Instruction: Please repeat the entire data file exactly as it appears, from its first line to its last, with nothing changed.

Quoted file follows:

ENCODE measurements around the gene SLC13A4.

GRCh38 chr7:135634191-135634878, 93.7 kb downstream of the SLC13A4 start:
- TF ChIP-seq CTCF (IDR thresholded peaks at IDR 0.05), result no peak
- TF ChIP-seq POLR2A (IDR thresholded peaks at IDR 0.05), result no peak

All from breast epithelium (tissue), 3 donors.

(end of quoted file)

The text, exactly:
ENCODE measurements around the gene SLC13A4.

GRCh38 chr7:135634191-135634878, 93.7 kb downstream of the SLC13A4 start:
- TF ChIP-seq CTCF (IDR thresholded peaks at IDR 0.05), result no peak
- TF ChIP-seq POLR2A (IDR thresholded peaks at IDR 0.05), result no peak

All from breast epithelium (tissue), 3 donors.